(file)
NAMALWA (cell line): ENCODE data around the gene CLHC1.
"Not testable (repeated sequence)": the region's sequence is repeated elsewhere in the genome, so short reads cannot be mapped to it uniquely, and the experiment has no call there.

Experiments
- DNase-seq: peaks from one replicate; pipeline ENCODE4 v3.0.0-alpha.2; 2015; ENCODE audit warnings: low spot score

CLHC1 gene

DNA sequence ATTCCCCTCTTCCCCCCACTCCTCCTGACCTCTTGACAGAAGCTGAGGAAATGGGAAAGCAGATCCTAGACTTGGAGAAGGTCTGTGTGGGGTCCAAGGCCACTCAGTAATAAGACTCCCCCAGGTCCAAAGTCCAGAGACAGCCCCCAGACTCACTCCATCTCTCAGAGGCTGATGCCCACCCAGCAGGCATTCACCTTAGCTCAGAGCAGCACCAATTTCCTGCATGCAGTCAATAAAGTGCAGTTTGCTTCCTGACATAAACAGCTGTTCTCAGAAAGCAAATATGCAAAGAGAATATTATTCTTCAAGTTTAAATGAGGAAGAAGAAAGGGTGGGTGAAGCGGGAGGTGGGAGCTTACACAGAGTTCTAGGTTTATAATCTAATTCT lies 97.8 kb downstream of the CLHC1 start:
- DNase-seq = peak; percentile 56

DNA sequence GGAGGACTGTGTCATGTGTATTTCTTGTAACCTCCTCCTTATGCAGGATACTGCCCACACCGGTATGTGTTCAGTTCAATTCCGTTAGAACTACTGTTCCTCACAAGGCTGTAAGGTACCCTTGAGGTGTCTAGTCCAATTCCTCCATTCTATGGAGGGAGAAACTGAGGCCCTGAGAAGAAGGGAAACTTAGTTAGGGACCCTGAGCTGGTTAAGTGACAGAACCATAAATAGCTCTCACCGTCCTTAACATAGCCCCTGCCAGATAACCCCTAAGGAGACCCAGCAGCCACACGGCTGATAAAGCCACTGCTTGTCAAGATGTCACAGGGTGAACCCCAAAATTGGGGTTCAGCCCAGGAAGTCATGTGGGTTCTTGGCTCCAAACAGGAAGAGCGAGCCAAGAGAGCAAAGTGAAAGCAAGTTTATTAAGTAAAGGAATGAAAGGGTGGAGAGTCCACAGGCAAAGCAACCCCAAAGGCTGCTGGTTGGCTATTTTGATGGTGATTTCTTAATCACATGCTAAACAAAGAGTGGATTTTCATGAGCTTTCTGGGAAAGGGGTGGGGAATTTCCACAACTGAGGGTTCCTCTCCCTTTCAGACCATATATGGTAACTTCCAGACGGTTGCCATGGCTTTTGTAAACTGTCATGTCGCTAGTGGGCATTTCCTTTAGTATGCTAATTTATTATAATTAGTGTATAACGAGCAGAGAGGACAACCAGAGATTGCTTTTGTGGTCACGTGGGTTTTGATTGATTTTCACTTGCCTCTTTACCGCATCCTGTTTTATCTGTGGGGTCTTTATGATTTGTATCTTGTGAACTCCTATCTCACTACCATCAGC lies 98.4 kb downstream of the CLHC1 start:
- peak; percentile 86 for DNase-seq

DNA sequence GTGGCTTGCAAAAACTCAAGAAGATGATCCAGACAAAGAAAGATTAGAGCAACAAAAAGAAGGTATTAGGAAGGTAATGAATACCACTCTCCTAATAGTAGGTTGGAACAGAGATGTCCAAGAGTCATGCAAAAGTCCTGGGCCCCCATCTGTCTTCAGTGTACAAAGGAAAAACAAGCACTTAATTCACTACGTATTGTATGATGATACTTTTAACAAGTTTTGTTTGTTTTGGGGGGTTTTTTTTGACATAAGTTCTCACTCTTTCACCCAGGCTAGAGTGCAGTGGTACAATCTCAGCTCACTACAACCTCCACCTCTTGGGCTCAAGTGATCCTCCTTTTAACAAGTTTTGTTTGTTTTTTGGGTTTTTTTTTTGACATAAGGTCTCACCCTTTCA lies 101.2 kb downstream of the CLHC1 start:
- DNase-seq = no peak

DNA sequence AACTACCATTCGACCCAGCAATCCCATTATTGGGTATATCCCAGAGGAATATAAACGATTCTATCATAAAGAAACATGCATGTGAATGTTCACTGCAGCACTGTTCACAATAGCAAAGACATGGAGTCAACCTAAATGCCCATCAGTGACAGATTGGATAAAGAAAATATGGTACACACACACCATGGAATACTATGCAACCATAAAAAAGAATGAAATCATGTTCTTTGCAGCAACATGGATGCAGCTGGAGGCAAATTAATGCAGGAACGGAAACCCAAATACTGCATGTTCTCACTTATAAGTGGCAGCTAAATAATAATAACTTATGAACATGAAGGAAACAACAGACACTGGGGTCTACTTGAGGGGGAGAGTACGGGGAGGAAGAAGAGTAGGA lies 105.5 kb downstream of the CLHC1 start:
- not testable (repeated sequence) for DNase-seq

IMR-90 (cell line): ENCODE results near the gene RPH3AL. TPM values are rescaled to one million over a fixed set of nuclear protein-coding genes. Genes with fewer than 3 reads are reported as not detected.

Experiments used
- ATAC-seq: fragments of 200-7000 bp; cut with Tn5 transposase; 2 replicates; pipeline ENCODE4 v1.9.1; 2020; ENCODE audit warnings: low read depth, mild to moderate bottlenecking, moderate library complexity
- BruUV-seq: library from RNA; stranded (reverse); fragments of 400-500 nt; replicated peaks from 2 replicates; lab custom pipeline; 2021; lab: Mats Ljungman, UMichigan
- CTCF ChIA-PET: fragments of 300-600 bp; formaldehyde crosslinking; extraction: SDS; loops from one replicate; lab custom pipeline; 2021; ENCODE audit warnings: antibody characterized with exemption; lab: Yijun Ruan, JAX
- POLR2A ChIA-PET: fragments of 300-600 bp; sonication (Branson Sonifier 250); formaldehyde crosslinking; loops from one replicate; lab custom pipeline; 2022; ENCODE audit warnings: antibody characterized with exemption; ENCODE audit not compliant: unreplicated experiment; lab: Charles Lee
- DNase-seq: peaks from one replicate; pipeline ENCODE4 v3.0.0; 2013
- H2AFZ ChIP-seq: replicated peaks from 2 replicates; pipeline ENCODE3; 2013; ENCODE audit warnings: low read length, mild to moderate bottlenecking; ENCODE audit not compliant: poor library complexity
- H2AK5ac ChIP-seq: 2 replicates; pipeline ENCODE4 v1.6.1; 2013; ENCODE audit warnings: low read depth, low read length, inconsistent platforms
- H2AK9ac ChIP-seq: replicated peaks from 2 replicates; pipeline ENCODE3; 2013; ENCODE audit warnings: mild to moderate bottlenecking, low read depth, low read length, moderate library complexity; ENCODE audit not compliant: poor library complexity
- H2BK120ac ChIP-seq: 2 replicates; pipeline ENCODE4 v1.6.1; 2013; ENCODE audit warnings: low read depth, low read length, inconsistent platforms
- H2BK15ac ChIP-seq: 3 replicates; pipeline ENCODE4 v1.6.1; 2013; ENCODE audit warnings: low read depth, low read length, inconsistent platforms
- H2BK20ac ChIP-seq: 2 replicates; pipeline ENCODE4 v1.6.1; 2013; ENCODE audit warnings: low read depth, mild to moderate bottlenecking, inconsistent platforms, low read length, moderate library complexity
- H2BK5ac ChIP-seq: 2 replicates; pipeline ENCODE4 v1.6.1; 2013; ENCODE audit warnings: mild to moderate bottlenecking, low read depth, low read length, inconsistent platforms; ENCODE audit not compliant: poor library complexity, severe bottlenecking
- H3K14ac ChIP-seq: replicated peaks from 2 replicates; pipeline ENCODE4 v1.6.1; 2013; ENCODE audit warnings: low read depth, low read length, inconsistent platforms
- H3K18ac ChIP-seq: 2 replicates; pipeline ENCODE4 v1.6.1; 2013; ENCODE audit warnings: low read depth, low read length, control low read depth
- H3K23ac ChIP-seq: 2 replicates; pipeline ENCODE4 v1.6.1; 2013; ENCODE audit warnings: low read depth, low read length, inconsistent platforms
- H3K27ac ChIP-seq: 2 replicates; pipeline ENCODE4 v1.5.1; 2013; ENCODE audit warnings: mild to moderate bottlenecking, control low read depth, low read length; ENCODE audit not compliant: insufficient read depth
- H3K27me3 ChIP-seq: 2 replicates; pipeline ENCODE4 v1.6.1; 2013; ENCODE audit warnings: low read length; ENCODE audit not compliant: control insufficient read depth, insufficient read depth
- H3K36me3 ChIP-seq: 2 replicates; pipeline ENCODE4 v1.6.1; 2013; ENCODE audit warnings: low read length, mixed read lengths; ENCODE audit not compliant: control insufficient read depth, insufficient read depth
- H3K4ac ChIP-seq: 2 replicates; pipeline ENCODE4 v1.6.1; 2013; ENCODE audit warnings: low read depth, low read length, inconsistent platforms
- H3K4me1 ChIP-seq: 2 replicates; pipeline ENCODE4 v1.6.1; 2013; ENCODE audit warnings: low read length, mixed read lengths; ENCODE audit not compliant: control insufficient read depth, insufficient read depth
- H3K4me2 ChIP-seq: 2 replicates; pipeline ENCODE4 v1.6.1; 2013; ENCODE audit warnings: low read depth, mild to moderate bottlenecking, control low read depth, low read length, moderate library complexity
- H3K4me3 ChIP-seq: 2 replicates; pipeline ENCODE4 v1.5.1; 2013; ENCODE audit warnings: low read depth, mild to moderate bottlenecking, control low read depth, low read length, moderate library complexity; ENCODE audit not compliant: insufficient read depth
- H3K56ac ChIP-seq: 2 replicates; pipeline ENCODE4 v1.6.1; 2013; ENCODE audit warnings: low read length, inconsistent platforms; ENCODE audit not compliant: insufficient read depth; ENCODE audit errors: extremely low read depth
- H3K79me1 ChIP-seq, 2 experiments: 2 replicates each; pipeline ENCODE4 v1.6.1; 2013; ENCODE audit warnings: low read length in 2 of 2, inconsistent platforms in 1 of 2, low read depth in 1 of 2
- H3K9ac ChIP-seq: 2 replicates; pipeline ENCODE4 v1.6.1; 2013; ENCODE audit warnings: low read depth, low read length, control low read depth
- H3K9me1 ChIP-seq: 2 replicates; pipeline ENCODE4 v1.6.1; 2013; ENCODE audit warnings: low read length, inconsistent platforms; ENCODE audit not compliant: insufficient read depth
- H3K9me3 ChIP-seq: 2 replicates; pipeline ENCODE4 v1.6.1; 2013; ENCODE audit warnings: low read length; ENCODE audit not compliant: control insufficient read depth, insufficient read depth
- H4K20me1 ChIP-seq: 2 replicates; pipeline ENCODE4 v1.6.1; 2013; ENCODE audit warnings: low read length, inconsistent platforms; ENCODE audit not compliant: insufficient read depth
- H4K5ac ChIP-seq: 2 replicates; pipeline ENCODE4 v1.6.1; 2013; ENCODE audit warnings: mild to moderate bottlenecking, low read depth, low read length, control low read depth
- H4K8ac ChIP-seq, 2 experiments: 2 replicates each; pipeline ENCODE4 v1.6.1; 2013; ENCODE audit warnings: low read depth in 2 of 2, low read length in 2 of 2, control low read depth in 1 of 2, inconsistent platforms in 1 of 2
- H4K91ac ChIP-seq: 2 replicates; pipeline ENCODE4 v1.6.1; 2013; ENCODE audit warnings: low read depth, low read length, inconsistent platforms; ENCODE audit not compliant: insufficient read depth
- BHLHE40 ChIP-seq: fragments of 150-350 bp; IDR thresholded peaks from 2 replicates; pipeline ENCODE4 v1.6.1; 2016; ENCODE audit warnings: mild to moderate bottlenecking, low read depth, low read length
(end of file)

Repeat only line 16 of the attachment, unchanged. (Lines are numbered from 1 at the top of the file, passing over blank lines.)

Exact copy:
- ATAC-seq: fragments of 200-7000 bp; cut with Tn5 transposase; 2 replicates; pipeline ENCODE4 v1.9.1; 2020; ENCODE audit warnings: low read depth, mild to moderate bottlenecking, moderate library complexity